Next, I had to determine how many ratlines I was looking at. Had a couple of good photographs of Bluenose II that clearly depicted the ratlines, to the extent that I was able to count the numbers involved. I could even determine when the ratlines changed from spanning three shrouds to spanning four (near the mast head where the shrouds taper close together). As a double check, I also calculated the numbers based on the vertical separation, which according to Jenson, is about 15 inches. The results agreed within one or two lines, which was fine by me.
I then produced a paper template based on these numbers and marked off the critical dimensions of mast height and locations of the chainplates/deadeyes at deck level.
Here I've set up the shrouds for the port side forward mast. (The template has not yet been placed on the board, underneath the shrouds.)
From here, it was merely a matter of cutting suitable lengths of thread to form the ratlines. In the case of the forward mast shrouds that was 36; for the main mast shrouds, it was 41. In the photo below, the board is set up for the port main mast shrouds and the first run of glue points has been run up the centre shroud. Two more runs would be required for the shrouds on either side - and near the top where the shrouds taper close together, the ratlines span four shrouds.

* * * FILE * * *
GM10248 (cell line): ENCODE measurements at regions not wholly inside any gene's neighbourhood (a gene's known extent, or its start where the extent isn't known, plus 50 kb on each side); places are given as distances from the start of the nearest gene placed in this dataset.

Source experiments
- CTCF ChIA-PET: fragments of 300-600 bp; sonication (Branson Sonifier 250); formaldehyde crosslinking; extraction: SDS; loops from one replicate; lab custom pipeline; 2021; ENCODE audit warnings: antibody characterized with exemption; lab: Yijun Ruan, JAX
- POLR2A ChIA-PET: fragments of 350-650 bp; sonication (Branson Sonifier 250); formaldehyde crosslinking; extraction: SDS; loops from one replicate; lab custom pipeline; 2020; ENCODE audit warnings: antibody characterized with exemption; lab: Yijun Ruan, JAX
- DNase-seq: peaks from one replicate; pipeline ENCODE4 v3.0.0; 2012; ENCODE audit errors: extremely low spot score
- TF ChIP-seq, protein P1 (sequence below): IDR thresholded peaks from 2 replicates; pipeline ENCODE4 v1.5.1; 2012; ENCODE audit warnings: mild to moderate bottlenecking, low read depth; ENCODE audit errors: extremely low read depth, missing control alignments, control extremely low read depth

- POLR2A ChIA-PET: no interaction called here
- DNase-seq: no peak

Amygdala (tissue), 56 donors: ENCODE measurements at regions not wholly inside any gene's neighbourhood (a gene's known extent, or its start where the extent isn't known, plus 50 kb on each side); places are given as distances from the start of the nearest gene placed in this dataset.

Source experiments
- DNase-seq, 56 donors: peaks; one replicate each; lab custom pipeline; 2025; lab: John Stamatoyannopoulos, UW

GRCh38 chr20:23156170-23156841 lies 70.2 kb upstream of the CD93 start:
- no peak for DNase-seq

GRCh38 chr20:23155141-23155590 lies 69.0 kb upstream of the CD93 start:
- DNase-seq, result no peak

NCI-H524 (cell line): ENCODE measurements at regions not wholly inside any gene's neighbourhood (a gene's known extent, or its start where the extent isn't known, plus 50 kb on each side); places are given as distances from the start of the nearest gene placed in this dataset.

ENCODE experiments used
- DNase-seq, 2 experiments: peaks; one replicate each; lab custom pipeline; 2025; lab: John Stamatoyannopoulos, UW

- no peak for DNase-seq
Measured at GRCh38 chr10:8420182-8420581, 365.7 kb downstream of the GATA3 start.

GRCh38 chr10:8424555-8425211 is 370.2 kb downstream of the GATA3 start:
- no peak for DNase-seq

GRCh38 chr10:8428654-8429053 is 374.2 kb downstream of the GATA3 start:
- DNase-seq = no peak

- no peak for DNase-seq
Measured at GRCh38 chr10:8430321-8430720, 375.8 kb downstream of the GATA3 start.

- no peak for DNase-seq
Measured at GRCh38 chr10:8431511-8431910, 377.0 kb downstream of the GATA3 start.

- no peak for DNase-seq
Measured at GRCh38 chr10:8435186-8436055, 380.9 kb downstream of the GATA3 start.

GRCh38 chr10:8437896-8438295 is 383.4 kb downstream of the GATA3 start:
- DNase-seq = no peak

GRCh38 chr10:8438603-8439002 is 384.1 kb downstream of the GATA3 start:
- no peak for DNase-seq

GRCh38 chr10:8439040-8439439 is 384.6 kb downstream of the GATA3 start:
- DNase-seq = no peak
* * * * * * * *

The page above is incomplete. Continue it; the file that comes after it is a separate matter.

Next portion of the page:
Once the ratlines had been secured, it was time to add the shear pole that is positioned across the row of top deadeyes. I used white glue to initially set the rod in place, then followed that up with thread to replicate Jenson's drawings.
Lastly, I needed to adjust the deadeyes and secure the lanyards. Once again, Jenson's drawings provided a clear description of what the end result should look like. (The more astute among you may notice that my top deadeyes aren't quite the pear shape he illustrates - something I didn't notice until it was too late!)
Following Jenson's drawings, I tightened each deadeye and tied off the lanyard accordingly.
Here are the four sets of shrouds.
A close-up of the deadeyes and chain plates.
And during a trial fit to see how they will look once installed.
Must admit that I'm glad to have this out of the way. It took some time to complete but I think the detail achieved will add to the overall appearance of the model when installed.
This brings me right up to date with the project. Not sure what is on tap next so you'll just have to watch this space!